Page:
Learning from the Scottish Referendum

One of the many refreshing insights to be gained from the Scottish referendum is that people became animated by a political choice when it is directly related to the sort of economy in which they wish to live. They want constitutional arrangements that can separate their forms of government from the interests of financial speculators in the City of London. They want to reverse the escalating inequalities of the past three decades and have forms of government and politics that can give them control over what matters in their lives, reversing the privatisation and marketisation of health, education, public transport and public utilities, creating vibrant regional economies and giving local people the power to shape local communities. The Scottish referendum debate was not about the fetishes of nationalism or the intricacies of constitutional detail; it was about giving ordinary people the ambition to change how they can work together to control their own destinies, how they can change the relationship between labour and capital.

If the Westminster elite, or indeed the Welsh crachach, can now be engaged in how to develop forms of government and politics that meet popular demand they would be seriously considering

– creating a form of UK Government which is separated from the public administration of England and is clearly charged with reshaping and regulating private finance whilst using public finance to redistribute income and wealth between classes and regions;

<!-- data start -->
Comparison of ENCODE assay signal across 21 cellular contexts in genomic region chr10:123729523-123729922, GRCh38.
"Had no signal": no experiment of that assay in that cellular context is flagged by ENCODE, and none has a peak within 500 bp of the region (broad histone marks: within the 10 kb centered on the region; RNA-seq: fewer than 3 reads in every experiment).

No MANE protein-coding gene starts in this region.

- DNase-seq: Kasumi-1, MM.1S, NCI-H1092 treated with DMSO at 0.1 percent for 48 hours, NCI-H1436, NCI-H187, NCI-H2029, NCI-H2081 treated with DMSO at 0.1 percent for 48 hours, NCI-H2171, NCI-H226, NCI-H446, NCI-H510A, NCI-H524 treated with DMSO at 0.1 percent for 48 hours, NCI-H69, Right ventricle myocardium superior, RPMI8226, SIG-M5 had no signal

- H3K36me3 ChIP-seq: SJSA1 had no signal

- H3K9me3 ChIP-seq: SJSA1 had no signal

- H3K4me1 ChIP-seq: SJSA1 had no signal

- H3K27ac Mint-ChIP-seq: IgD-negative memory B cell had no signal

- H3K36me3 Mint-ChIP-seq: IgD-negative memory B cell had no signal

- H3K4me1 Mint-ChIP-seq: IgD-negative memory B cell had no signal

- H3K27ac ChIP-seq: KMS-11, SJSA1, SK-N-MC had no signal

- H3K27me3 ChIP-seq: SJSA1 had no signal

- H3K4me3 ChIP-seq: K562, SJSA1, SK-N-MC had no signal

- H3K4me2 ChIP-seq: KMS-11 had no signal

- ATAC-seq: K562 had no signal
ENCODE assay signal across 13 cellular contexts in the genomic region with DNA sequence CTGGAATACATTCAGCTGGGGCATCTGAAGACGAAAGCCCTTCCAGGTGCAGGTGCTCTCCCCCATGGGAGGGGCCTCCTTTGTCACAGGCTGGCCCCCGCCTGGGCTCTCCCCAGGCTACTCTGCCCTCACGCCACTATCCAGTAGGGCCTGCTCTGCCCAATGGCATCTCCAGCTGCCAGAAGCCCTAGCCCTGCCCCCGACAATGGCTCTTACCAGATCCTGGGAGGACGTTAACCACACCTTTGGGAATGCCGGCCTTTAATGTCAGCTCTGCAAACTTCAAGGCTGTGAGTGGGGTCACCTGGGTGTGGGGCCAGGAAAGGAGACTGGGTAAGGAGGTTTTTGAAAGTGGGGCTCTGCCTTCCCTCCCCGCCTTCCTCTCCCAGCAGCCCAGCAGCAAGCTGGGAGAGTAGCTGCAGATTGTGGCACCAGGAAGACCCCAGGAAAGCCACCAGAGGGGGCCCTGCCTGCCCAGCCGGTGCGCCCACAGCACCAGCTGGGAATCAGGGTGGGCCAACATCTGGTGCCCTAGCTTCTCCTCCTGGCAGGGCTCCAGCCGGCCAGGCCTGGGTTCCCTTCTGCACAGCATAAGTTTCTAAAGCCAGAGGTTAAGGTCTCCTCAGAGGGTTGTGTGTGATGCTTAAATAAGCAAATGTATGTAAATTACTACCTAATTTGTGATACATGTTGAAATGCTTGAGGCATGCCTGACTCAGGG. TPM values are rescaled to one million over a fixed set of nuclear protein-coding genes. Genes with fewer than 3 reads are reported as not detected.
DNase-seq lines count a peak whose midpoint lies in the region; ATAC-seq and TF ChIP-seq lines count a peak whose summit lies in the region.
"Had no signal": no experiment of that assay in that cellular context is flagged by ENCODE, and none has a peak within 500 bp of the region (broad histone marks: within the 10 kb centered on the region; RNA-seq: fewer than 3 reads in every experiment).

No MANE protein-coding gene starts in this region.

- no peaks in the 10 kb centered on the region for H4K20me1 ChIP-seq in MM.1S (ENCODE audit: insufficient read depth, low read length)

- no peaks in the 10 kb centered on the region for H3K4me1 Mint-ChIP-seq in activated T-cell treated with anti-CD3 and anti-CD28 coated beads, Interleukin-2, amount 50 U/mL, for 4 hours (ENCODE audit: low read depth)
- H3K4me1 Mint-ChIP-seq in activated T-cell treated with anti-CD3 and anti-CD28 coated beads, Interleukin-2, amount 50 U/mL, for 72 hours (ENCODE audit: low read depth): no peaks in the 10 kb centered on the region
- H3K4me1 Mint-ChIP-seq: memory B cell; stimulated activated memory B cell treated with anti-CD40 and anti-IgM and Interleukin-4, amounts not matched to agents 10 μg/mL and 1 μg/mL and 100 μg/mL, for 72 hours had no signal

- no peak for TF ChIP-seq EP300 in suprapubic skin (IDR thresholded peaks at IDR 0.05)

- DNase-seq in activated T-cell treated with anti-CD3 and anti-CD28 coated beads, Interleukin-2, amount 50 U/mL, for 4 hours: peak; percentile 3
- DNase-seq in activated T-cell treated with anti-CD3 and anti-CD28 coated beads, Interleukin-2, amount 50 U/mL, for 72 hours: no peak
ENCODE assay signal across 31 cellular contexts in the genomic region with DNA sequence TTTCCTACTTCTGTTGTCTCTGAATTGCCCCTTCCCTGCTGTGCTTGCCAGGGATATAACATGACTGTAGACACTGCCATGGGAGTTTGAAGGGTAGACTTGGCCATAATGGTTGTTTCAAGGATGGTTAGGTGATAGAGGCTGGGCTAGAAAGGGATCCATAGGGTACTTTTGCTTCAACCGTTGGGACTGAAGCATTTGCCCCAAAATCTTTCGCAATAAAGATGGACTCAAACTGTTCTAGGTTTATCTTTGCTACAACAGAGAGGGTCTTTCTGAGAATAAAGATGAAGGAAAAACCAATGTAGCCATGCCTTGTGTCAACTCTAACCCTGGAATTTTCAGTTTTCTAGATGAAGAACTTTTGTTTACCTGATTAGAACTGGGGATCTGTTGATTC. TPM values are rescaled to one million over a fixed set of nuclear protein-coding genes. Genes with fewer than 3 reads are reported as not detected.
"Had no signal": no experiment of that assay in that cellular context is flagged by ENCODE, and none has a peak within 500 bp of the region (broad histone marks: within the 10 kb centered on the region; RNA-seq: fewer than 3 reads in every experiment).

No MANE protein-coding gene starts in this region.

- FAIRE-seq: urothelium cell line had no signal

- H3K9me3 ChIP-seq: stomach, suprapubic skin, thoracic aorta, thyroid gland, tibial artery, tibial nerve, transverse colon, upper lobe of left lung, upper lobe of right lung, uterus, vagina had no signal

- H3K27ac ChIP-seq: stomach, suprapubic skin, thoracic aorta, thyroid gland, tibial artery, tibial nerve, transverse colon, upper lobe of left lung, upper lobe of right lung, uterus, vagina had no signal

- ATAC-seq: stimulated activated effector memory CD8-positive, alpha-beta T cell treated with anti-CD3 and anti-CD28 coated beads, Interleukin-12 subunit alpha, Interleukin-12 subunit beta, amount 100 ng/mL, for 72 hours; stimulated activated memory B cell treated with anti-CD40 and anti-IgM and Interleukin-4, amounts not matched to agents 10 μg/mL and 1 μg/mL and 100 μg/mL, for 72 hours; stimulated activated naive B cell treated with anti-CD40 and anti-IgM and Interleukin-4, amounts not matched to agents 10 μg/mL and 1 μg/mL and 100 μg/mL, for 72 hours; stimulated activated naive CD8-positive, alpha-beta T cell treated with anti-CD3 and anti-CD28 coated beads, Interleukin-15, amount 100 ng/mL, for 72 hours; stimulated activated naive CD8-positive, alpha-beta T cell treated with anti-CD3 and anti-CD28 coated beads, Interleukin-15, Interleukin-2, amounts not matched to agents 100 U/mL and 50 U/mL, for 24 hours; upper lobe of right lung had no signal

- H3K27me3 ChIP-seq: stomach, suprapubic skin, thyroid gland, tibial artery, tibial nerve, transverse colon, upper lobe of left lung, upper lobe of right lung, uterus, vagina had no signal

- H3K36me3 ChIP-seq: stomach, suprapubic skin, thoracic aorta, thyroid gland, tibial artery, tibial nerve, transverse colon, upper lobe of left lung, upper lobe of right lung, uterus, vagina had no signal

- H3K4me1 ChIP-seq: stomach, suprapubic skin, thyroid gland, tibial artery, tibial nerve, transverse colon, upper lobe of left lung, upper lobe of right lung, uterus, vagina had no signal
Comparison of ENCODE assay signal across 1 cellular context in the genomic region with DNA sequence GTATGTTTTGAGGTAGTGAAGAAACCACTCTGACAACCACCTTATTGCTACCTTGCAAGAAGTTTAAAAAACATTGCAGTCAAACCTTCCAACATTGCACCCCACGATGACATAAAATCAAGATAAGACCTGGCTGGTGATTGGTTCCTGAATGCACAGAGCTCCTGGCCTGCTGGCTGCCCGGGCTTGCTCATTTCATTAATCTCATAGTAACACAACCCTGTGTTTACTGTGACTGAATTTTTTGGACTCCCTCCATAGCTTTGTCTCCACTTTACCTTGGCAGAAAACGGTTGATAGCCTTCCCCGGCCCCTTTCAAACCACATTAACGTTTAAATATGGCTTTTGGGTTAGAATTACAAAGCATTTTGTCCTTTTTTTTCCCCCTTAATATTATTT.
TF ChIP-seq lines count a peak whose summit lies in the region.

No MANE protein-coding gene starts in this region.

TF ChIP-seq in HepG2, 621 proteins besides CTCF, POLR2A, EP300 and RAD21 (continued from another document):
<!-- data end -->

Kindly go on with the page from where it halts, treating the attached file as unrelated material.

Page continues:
– creating a form of European government which is charged with controlling, taxing and regulating international corporations – instead of devolving powers of corporate taxation we should be centralising them into a pan European framework;
– not only developing the national governments of Wales, Scotland and Northern Ireland but also fostering regional governments in England;
– re-invigorating community government throughout the United Kingdom so that local communities have direct responsibility for their local services, local economy and local environment;
– developing globally competitive city regions through active partnerships between local councils and regional or national administrations.

It is ironic that at the moment, however short lived, that the UK is alive with the complex challenge of how to make the multiple tiers of government relevant to a popular demand for shared control and influence; in Wales we are distracted by the dull and deadening demands of the Williams Commission: how to have less government ever more detached from popular influence.


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